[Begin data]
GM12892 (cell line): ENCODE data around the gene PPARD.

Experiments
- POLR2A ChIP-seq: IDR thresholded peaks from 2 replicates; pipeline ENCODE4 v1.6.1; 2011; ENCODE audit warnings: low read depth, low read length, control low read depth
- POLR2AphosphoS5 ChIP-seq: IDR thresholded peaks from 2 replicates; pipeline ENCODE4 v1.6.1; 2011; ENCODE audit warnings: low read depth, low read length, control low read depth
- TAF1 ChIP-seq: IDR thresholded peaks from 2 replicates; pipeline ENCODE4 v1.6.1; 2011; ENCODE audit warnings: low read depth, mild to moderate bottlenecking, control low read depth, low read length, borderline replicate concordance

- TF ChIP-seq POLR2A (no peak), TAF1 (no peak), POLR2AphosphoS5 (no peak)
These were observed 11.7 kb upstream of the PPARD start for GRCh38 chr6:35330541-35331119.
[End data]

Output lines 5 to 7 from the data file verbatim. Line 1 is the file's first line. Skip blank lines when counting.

- TAF1 ChIP-seq: IDR thresholded peaks from 2 replicates; pipeline ENCODE4 v1.6.1; 2011; ENCODE audit warnings: low read depth, mild to moderate bottlenecking, control low read depth, low read length, borderline replicate concordance

- TF ChIP-seq POLR2A (no peak), TAF1 (no peak), POLR2AphosphoS5 (no peak)
These were observed 11.7 kb upstream of the PPARD start for GRCh38 chr6:35330541-35331119.